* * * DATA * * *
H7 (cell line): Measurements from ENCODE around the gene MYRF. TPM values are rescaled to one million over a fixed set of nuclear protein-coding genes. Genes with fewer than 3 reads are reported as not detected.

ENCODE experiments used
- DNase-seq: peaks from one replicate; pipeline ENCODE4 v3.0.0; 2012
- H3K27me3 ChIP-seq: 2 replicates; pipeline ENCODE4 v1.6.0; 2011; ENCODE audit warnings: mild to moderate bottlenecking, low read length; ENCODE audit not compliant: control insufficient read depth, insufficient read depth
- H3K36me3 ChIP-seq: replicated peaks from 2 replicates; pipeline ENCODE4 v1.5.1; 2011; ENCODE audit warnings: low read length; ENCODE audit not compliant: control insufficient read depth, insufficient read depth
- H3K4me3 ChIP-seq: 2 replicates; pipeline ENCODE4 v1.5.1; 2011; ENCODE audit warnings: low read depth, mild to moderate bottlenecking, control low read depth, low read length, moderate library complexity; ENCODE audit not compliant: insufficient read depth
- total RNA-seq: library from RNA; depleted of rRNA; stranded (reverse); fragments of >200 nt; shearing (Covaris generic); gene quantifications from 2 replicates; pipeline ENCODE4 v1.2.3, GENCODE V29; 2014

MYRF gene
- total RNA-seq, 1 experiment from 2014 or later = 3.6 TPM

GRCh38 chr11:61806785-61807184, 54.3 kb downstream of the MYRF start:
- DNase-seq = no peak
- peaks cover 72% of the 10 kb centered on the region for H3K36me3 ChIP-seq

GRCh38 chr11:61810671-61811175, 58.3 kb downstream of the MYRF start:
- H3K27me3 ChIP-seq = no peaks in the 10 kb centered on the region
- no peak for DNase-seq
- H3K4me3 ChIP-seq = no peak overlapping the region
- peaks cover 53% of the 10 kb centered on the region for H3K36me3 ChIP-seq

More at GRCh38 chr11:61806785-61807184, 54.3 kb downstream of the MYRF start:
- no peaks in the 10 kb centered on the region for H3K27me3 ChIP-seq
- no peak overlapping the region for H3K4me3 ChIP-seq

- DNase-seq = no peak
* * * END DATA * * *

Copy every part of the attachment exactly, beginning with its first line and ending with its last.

H7 (cell line): Measurements from ENCODE around the gene MYRF. TPM values are rescaled to one million over a fixed set of nuclear protein-coding genes. Genes with fewer than 3 reads are reported as not detected.

ENCODE experiments used
- DNase-seq: peaks from one replicate; pipeline ENCODE4 v3.0.0; 2012
- H3K27me3 ChIP-seq: 2 replicates; pipeline ENCODE4 v1.6.0; 2011; ENCODE audit warnings: mild to moderate bottlenecking, low read length; ENCODE audit not compliant: control insufficient read depth, insufficient read depth
- H3K36me3 ChIP-seq: replicated peaks from 2 replicates; pipeline ENCODE4 v1.5.1; 2011; ENCODE audit warnings: low read length; ENCODE audit not compliant: control insufficient read depth, insufficient read depth
- H3K4me3 ChIP-seq: 2 replicates; pipeline ENCODE4 v1.5.1; 2011; ENCODE audit warnings: low read depth, mild to moderate bottlenecking, control low read depth, low read length, moderate library complexity; ENCODE audit not compliant: insufficient read depth
- total RNA-seq: library from RNA; depleted of rRNA; stranded (reverse); fragments of >200 nt; shearing (Covaris generic); gene quantifications from 2 replicates; pipeline ENCODE4 v1.2.3, GENCODE V29; 2014

MYRF gene
- total RNA-seq, 1 experiment from 2014 or later = 3.6 TPM

GRCh38 chr11:61806785-61807184, 54.3 kb downstream of the MYRF start:
- DNase-seq = no peak
- peaks cover 72% of the 10 kb centered on the region for H3K36me3 ChIP-seq

GRCh38 chr11:61810671-61811175, 58.3 kb downstream of the MYRF start:
- H3K27me3 ChIP-seq = no peaks in the 10 kb centered on the region
- no peak for DNase-seq
- H3K4me3 ChIP-seq = no peak overlapping the region
- peaks cover 53% of the 10 kb centered on the region for H3K36me3 ChIP-seq

More at GRCh38 chr11:61806785-61807184, 54.3 kb downstream of the MYRF start:
- no peaks in the 10 kb centered on the region for H3K27me3 ChIP-seq
- no peak overlapping the region for H3K4me3 ChIP-seq

- DNase-seq = no peak